Amazon, in its efforts to increase its video-streaming offerings, plans to buy live-streaming video game site Twitch for more than $1 billion, according to media reports published Monday.
The companies could announce the deal as early as Monday, unnamed sources told The Wall Street Journal.
Amazon and Twitch did not immediately respond to requests for comment. The news was first reported by The Information.
If true, the deal would help Amazon expand its video-streaming service, as it pits its fledgling Amazon Prime Instant Video streaming service against streaming giant Netflix. The Internet retailer has made it clear that it is committed to growing its video offerings, including the development of original content.
Twitch is a video platform that streams content geared toward gamers, including live gaming footage, commentary, and online shows. While Twitch did not comment on the reported deal, the company said Monday it counts more than 1.1 million unique broadcasters per month, up from 600,000 in November last last year. Their videos are reaching more than 55 million gamers, up from 45 million before. On average, Twitch said, users watch 106 minutes per day.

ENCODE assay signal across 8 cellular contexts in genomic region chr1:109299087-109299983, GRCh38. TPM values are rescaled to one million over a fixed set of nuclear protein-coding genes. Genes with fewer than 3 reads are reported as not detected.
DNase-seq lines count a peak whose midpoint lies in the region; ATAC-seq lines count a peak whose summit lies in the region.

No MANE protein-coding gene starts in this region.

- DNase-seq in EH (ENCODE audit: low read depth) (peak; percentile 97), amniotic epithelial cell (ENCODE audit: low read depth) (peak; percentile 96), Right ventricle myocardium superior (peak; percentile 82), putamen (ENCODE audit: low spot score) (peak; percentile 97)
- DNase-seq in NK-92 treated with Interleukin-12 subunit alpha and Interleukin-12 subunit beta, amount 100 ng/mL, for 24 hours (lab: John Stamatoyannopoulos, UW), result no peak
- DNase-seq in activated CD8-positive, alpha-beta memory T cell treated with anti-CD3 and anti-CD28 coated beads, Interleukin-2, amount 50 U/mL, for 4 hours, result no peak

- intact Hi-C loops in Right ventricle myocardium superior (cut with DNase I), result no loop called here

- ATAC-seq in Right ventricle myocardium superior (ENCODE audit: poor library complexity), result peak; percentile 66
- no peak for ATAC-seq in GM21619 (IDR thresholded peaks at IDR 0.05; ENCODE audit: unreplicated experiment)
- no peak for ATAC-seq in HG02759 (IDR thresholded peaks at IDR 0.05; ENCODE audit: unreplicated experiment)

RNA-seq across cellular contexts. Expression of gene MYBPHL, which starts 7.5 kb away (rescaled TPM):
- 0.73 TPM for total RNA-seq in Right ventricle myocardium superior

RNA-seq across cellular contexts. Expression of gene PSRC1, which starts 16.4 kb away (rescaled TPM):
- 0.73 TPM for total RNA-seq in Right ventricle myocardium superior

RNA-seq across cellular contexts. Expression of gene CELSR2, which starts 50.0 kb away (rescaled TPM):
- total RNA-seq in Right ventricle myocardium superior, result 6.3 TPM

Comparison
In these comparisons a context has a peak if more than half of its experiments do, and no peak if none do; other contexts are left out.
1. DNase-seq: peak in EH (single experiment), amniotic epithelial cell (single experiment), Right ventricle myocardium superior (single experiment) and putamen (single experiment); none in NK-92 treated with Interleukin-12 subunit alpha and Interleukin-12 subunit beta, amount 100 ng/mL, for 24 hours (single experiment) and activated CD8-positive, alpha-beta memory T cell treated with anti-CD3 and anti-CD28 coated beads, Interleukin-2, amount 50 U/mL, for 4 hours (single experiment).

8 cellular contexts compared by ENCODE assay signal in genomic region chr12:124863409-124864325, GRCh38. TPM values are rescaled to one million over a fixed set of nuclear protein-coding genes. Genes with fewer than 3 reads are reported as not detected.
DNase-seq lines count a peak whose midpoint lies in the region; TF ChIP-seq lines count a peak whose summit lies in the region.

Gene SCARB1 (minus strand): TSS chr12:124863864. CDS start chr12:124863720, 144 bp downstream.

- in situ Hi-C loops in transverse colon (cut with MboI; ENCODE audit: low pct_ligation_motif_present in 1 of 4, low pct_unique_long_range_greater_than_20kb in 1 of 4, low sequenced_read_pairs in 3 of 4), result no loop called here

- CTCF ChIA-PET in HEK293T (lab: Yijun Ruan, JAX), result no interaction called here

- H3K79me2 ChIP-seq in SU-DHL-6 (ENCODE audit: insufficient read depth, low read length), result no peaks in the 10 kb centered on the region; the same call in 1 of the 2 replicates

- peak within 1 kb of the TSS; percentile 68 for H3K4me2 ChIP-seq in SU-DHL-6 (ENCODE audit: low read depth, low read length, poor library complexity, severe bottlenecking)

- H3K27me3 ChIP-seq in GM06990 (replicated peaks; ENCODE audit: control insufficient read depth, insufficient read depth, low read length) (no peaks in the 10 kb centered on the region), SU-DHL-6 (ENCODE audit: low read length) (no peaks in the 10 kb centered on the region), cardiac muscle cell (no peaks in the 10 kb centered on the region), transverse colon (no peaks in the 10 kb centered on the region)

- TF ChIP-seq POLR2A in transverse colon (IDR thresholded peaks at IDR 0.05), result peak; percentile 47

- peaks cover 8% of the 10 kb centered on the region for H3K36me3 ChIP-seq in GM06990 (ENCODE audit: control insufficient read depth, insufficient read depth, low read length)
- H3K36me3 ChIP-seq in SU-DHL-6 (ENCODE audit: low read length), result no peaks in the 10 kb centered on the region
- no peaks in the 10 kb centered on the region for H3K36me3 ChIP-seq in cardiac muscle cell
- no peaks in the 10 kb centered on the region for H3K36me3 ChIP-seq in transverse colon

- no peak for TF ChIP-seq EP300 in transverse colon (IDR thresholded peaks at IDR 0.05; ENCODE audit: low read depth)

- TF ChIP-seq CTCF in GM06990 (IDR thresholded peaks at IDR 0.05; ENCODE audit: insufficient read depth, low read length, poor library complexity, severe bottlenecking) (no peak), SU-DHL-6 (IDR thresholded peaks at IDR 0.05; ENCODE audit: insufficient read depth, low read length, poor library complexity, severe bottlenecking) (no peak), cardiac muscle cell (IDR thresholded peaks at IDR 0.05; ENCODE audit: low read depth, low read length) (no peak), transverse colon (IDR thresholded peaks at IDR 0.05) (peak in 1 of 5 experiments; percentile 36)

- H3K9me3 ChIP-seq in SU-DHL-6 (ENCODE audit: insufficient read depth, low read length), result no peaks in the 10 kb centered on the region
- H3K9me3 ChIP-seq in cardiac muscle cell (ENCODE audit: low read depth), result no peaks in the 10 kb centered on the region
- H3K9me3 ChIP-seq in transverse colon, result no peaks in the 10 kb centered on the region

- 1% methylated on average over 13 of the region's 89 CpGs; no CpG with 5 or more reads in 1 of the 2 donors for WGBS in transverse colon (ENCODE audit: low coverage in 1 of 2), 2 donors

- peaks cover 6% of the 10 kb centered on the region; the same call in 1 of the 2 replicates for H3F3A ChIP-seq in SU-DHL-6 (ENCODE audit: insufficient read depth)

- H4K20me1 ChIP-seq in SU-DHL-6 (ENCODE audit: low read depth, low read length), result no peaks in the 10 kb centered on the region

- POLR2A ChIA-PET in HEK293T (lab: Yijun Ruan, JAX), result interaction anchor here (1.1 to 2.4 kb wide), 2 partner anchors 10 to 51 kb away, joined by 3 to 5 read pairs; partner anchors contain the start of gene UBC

Gaming is not an area where Amazon has made a lot of progress. Although it launched its Amazon Game Studios two years ago, it has sparse offerings. But, the retailer clearly wants a piece of the video game market. When it unveiled its media-streaming device Fire TV in April, it also rolled out an optional controller for video game play.
Twitch, launched in June 2011 by Justin.tv co-founders Justin Kan and Emmett Shear, made headlines this year for the live streams of a crowdsourced game of Pokemon and goldfish playing classic video games. Videos on the site can also be streamed on Microsoft Xbox and PlayStation 4 game consoles.
Google was reportedly in talks to buy Twitch earlier this year. The acquisition would have expanded the scope of YouTube’s video ambitions. Neither company commented on the reports.
The deal ultimately fell through, an unnamed source told Recode, and Amazon stepped in to pursue the streaming site.
original article via: CNET